Food test can avert ‘sack’ for thousands of tired employees

NEWS release from YORKTEST.COM

18th July 2007

Food test can avert ‘sack’ for thousands of tired employees

It’s a grim reality but eating the wrong type of food could cost you your job.  That’s the bad news for people given their marching orders after suffering from fatigue by unwittingly eating the wrong type of food. On a positive note, it is has been proved that with a simple food test, tens of thousands of jobs could be saved.

With foods such as peanut, strawberry, bread, vinegar, peppers and coconut all contributing to the onset of fatigue in the workplace, highlighting the problem could save the careers of many, as well as avoiding social and financial ruin.  

Figures from a charity have revealed that 77% of people suffering from a severe form of the illness lost their jobs as a result of the condition. With 240,000 people in the UK estimated to have Chronic Fatigue Syndrome (CFS), almost 184,000 of these lost their jobs through symptoms such as oversleeping, low levels of concentration, and drowsiness. With official figures suggesting 3 out of 4 people get better after taking a food test, the numbers of jobs saved could be 138,000.

Fatigue in its broadest term is now representative of nearly a third of all reasons why patients might take it upon themselves to take a food test to overcome the job threatening condition.  With little or no joy from conventional medicine, a food test offered by UK’s leading experts, YORKTEST, would identify those foods which are contributing to fatigue and through elimination, could go some way to saving the jobs for a population the size of Swindon.

According to the ME Association, as many as six million people in the UK may suffer from some form of fatigue.

A spokesperson for the charity says “Chronic fatigue or feeling ‘tired all the time’ is an extremely common complaint. There are many explanations and only a small percentage of people with chronic fatigue will turn out to have ME or Chronic Fatigue Syndrome.”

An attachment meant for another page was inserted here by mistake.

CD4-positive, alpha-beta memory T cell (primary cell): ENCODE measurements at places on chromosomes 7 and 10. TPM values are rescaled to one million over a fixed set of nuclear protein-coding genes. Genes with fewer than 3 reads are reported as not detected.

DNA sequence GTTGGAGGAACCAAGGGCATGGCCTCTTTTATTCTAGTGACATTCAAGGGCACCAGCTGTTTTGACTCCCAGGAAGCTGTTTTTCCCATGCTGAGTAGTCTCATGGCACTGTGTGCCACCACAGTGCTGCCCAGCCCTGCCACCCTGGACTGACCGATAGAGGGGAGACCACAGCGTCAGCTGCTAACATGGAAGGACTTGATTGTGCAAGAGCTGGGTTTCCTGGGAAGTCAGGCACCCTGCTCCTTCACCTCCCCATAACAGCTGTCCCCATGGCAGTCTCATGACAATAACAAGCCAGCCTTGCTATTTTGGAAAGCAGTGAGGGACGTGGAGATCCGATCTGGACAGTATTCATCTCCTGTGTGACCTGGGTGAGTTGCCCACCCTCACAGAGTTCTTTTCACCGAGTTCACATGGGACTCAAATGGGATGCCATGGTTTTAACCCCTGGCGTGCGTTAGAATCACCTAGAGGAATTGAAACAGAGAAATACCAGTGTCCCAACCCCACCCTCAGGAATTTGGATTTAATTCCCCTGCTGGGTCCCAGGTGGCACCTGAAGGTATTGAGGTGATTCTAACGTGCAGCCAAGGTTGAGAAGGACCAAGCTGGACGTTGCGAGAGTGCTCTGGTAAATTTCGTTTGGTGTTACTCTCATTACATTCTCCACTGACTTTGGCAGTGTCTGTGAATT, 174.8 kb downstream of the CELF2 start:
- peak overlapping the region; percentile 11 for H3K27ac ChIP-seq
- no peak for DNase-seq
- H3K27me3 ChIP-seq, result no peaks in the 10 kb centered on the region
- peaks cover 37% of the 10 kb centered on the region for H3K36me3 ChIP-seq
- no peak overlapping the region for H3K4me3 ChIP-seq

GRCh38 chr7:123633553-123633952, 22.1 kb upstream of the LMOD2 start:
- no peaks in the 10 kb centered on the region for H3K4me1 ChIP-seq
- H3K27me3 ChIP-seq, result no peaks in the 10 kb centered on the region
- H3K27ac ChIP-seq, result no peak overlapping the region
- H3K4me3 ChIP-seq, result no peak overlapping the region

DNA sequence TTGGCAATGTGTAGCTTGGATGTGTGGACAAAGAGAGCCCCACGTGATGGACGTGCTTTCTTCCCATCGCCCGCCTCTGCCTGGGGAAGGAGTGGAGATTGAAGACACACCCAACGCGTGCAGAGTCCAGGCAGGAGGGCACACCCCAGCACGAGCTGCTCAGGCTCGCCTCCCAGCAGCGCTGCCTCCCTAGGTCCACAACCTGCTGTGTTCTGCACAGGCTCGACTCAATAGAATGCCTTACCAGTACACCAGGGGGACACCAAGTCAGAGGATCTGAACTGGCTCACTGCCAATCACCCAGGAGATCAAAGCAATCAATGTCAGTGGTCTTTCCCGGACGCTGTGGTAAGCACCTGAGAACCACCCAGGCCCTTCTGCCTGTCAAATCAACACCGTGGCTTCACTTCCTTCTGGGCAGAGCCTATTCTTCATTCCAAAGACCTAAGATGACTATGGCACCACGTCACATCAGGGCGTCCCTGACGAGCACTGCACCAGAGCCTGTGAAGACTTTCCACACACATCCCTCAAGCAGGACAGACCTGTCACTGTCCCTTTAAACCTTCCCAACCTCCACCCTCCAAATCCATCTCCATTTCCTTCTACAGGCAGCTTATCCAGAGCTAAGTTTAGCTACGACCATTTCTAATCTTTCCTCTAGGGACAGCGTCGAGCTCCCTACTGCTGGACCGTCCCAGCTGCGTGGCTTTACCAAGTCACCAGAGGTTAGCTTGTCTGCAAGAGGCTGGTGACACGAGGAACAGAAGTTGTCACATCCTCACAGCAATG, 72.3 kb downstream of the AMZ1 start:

• “Some people with ME/CFS have food intolerances as part of the syndrome. So identifying any culprit foods through exclusion diets and/or a reputable allergy tests can play a useful part in the overall management of the illness.”
  • ME/CFS is estimated to cost the nation in the region of £6.4 billion a year but with a fatigue condition affecting up to six million people, the total costs would be much higher.  High profile sufferers from fatigue include golfer Ian Woosnam, film-maker Lord Puttnam and athlete Dame Kelly Holmes.  
  • “ME is a hidden illness as sufferers do not have the energy to speak up,” says TV’s health expert Liz Tucker. “Many years ago I suffered from ME for fouryears, lost my job and it was a living nightmare of constant pain but it is hard to get people to take you seriously when all you look is a bit tired. Fortunately I made a full recovery and the lack of understanding I received inspired me to retrain as a health professional but I am more than aware that many are not so fortunate.”
  • YORKTEST patient Adele Feather says “How can you work when you can’t even get out of bed? I tried to go back to work after a prolonged period off but it was no good and I just had to resign.”
  • “Just getting up and washing your hair and that was it for me. I would have to go back to bed for the day. Your brain just shuts down and works at a basic rate.”

    www.yorktest.com

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